The bank also announced that it is ending reinvestment and will begin quantitative tightening on April 25. Maturing Government of Canada bonds on the bank’s balance sheet will no longer be replaced.
The central bank pointed to the “unimaginable human suffering and new economic uncertainty” as a result of Russia’s invasion of Ukraine, which has contributed to price spikes in oil, natural gas and other commodities. Supply disruptions resulting from the conflict have only added to its “upward revision” on inflation, prompting its more aggressive rate policy.
The statement read: “With the economy moving into excess demand and inflation persisting well above target, the Governing Council judges that interest rates will need to rise further. The policy interest rate is the bank’s primary monetary policy instrument, and quantitative tightening will complement increases in the policy rate. The timing and pace of further increases in the policy rate will be guided by the Bank’s ongoing assessment of the economy and its commitment to achieving the 2% inflation target.”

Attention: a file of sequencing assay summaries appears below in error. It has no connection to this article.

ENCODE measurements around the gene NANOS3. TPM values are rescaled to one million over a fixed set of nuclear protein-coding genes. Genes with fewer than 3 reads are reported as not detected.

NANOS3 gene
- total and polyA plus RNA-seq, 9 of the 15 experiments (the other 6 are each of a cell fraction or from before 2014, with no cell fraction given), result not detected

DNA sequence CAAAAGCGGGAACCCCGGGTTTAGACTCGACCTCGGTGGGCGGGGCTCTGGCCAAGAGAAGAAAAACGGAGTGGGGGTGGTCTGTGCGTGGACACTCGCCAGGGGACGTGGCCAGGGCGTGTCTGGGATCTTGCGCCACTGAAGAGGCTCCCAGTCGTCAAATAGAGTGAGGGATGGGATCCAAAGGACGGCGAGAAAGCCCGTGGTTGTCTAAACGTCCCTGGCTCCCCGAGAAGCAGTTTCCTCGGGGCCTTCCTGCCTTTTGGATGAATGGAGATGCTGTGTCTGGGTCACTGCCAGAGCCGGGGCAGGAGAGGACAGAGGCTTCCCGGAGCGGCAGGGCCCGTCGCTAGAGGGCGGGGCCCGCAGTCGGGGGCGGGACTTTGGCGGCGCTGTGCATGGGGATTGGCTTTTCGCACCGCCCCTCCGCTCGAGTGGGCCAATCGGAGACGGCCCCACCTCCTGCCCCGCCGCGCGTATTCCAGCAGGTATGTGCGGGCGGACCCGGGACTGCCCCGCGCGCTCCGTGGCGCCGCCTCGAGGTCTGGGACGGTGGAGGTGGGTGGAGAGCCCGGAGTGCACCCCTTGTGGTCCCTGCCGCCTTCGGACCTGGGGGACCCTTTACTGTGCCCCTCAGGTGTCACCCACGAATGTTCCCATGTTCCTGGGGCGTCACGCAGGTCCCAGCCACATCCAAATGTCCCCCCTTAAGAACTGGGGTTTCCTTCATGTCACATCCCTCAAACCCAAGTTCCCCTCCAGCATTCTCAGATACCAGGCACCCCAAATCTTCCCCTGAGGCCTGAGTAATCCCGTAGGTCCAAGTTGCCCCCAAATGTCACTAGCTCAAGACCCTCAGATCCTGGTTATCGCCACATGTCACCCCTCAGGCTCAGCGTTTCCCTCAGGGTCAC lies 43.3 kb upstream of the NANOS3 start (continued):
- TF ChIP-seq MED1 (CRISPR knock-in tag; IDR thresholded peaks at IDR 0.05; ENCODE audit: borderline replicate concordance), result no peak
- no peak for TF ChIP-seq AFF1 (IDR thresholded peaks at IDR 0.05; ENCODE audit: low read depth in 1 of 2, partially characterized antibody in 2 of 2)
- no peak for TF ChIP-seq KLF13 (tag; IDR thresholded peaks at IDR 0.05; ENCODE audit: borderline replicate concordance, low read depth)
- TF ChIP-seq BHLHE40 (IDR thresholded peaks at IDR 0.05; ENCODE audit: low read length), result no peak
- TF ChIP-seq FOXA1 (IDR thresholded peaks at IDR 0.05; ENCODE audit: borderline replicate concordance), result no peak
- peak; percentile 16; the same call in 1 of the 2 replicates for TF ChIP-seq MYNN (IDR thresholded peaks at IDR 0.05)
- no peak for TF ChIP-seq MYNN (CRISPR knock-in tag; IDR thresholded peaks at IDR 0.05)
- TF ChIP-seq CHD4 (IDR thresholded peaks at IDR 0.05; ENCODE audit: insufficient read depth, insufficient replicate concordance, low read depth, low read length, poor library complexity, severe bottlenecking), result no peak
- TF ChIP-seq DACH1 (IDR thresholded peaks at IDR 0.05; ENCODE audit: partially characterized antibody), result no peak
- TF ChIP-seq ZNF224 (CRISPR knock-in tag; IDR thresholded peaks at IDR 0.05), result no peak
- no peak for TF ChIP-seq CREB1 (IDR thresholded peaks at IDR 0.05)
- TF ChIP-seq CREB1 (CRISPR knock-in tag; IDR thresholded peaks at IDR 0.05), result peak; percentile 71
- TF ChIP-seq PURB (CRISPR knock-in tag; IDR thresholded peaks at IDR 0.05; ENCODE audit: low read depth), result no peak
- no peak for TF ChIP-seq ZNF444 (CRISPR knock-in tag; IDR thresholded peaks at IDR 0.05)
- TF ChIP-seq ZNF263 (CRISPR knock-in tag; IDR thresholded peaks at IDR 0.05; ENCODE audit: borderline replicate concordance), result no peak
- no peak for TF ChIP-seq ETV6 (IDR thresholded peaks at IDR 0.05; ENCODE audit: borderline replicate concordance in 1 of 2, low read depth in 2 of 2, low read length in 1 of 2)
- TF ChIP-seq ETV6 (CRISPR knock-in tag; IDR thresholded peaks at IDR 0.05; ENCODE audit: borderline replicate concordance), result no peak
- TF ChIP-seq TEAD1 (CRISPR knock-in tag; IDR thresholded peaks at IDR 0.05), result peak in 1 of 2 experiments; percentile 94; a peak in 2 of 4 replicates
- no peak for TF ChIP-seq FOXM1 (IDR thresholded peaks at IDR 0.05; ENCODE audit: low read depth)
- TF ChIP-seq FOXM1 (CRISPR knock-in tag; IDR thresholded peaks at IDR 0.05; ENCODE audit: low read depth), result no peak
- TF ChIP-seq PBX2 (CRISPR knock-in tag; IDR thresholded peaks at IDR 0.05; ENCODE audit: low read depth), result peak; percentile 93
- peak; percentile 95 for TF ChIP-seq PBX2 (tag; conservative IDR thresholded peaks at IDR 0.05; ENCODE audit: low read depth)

Despite the hawkish policy statement, there was some optimization. Supply is seen jumping next year to meet strong demand as COVID restrictions are lifted and ease global supply disruptions. Officials are also assuming Canada’s economy won’t be negatively impacted by the Ukraine crisis thanks to the nation’s commodities sector.